In light of this history, we hold that the discretion to refuse permission for an interlocutory appeal is one committed to the direction of the trial court. The test in reviewing this decision "is whether there has been an abuse of discretion, or a failure to exercise discretion." Ohland v. Ohland, 141 Vt. 34, 39, 442 A.2d 1306, 1309 (1982) (citations omitted). We will not reverse simply because we would have reached a different conclusion had we been the trial court. See id.
The trial court's determination in this case is well reasoned and clearly falls within its discretion based on its evaluation of the likelihood that the interlocutory appeal will prolong the termination of the case. The court has not abused its discretion or failed to exercise it. We would end our analysis here, but in view of the fact that we are now reversing our determination on whether to allow an interlocutory appeal, we are detailing below why we believe the trial court opinion is correct.
We agree with the trial court that, even assuming a substantial ground for difference of opinion exists as to the trial court's order, it does not involve a "controlling question of law" within the meaning of V.R.A.P. 5(b)(1). This Court stated in In re Pyramid Co., 141 Vt. at 304, 449 A.2d at 920, that: "A question of law is one capable of accurate resolution by an appellate court without the benefit of a factual record. If factual distinctions could control the legal result, the issue is not an appropriate subject for interlocutory appeal." (Citations omitted). Recently, in State v. City of Winooski, 147 Vt. 649, 650, 520 A.2d 998, 999 (1986) (mem.), we reiterated the Pyramid rule by stating that: "Only those questions should be certified up before judgment which bring with them a framework sufficient to allow this Court to issue a decision which will be pertinent and inevitable in the disposition of the case below."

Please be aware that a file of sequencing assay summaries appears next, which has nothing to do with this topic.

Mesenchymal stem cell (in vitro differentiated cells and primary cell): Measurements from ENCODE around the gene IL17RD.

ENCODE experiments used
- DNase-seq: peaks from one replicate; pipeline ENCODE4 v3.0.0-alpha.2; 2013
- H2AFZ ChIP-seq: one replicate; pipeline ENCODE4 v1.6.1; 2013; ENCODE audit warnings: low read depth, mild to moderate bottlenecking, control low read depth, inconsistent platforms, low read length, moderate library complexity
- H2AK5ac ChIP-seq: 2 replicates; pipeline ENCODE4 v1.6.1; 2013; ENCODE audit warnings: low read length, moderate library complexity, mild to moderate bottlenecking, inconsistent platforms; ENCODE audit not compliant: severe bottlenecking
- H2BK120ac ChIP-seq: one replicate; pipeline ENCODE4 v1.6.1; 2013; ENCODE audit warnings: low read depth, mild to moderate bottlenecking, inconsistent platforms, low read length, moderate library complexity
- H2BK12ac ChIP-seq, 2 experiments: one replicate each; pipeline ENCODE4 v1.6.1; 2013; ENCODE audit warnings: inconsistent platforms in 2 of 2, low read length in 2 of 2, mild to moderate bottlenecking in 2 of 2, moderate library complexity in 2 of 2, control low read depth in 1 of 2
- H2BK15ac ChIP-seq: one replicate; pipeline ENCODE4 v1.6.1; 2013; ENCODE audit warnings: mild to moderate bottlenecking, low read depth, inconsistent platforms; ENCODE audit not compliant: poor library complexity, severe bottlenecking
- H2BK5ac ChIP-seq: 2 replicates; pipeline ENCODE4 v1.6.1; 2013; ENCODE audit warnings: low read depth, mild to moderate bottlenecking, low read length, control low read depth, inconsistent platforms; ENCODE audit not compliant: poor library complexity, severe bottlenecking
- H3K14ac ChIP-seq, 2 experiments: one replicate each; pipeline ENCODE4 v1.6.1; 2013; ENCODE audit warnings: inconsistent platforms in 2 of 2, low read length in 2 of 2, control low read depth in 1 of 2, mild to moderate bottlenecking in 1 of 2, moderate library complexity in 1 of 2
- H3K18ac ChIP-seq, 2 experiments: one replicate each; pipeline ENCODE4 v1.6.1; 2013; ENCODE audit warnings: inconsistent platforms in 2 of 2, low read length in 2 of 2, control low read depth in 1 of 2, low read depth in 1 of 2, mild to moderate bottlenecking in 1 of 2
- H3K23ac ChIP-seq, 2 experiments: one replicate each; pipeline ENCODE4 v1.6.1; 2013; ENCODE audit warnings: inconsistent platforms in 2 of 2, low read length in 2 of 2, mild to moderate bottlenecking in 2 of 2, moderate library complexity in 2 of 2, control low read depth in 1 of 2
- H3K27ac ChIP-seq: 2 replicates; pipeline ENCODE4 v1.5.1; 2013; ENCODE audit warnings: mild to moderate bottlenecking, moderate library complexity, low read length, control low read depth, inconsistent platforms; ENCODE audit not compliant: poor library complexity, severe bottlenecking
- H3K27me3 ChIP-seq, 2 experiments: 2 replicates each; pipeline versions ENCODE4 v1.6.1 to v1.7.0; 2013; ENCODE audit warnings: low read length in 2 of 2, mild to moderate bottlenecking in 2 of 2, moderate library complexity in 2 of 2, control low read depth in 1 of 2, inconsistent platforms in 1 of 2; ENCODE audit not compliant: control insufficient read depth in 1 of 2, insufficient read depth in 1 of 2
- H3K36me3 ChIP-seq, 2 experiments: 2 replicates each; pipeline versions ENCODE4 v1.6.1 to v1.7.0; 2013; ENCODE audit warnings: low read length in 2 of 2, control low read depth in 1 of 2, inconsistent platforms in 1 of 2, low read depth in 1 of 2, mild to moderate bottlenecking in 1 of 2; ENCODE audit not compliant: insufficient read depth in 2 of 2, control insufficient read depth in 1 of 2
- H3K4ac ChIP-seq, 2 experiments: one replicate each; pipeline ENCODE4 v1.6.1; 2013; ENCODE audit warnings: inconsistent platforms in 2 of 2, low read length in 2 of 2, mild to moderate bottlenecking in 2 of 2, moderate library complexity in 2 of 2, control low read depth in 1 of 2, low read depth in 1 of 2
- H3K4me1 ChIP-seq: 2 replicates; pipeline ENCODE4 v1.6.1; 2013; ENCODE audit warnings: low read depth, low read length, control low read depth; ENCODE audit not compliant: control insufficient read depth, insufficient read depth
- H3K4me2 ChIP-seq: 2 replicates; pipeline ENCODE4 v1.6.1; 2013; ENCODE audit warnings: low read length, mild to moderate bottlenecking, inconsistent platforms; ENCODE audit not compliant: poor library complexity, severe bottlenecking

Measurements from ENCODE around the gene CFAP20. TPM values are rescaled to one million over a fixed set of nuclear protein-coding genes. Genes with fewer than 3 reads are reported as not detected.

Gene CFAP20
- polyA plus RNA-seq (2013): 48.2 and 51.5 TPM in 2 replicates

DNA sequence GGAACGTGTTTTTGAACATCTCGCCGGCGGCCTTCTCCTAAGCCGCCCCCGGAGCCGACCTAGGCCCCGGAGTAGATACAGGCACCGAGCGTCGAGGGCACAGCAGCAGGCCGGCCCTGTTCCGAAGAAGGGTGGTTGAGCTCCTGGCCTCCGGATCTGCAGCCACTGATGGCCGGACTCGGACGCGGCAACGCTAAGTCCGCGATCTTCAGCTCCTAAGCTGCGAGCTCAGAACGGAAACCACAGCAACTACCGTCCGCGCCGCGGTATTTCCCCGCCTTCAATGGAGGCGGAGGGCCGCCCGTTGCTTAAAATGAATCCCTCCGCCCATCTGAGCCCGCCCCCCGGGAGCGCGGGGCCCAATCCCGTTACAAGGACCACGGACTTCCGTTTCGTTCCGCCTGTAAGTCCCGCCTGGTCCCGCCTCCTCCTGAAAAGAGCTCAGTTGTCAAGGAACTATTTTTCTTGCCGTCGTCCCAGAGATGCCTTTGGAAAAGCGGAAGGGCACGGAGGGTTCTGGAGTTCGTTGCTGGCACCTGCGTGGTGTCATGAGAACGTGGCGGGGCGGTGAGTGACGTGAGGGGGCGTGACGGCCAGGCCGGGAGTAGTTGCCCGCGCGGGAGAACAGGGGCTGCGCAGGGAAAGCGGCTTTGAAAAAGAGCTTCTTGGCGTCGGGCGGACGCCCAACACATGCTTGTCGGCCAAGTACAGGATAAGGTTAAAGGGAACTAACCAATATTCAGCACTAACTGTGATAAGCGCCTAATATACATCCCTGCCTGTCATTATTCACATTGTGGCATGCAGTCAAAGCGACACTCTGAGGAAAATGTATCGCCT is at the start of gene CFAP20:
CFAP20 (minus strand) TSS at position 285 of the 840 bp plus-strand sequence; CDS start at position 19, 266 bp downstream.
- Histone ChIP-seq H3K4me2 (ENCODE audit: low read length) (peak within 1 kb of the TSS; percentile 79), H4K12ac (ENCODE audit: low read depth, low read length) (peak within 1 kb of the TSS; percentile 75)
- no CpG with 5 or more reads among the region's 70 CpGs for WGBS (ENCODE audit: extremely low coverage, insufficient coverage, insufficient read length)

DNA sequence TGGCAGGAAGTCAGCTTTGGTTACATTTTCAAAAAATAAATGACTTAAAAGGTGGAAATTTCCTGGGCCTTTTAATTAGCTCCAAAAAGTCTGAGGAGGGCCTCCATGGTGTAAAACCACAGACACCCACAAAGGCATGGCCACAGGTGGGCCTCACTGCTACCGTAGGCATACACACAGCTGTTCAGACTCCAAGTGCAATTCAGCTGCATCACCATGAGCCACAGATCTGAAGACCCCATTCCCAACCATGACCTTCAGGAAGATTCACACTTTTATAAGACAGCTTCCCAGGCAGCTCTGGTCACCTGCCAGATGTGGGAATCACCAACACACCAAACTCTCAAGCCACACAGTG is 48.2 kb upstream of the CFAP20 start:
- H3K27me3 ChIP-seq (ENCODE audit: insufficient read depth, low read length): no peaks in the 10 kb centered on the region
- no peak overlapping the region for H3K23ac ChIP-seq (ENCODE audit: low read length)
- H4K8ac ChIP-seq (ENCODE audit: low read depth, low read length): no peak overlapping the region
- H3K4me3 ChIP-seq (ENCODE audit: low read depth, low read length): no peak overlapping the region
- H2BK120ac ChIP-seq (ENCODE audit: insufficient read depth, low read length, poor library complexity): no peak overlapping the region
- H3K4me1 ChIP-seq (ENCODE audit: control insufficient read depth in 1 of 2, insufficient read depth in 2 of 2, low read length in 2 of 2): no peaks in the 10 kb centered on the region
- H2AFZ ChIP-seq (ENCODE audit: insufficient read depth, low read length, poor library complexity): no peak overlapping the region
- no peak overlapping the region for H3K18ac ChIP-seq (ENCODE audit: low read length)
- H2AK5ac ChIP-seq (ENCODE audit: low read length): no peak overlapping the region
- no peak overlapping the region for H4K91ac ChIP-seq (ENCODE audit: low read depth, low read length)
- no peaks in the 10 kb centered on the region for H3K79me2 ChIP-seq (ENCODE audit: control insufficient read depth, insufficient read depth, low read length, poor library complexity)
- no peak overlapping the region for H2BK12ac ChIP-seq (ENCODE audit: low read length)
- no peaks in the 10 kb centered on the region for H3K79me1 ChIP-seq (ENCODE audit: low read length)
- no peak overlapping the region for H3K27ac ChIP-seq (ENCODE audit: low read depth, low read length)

Here, the questions of law asserted by the State to be controlling are very broad. Many may not be material to the disposition of the case. The legal result is entirely dependent on the defendant's ability to prove at trial facts which he has at this point merely offered to prove. If his offer of proof at trial is unsuccessful, the trial court's ruling could change. Further the trial court has made only a partial admissibility ruling, leaving relevancy and V.R.E. 403 issues to be resolved during the trial. As in Pyramid, the resolution of the issue the State seeks to appeal "may be dictated by the facts that are developed at trial," Pyramid, 141 Vt. at 304, 449 A.2d at 920, making the order inappropriate for interlocutory review. If anything, this case is far less ripe than Pyramid was.
Among the questions of law for review are:
1. Do the Supremacy and Equal Protection Clauses, Congressional and/or executive actions regarding the United States activity in Central America supersede any conflicting application of international, federal or Vermont law?
. . . .
7. Are the "international law" principles, including the Nuremberg Principles, so-called, applicable to this case?
Motion of the State of Vermont to Appeal, at 2. While the opinion granting the motion in limine touches on some of the questions raised, some of the questions were not considered below at all.
As we stated in Pyramid, "[t]he propriety of an interlocutory appeal [under V.R.A.P. 5] cannot be gauged by an instinctive evaluation of a case's `exceptional' nature." Id. at 301, 449 A.2d at 919. While this case may involve important questions of first impression in this jurisdiction, we cannot and should not deviate from the settled limits of the interlocutory appeal. Indeed, the importance of the questions makes it more imperative that full factual development underlie our review.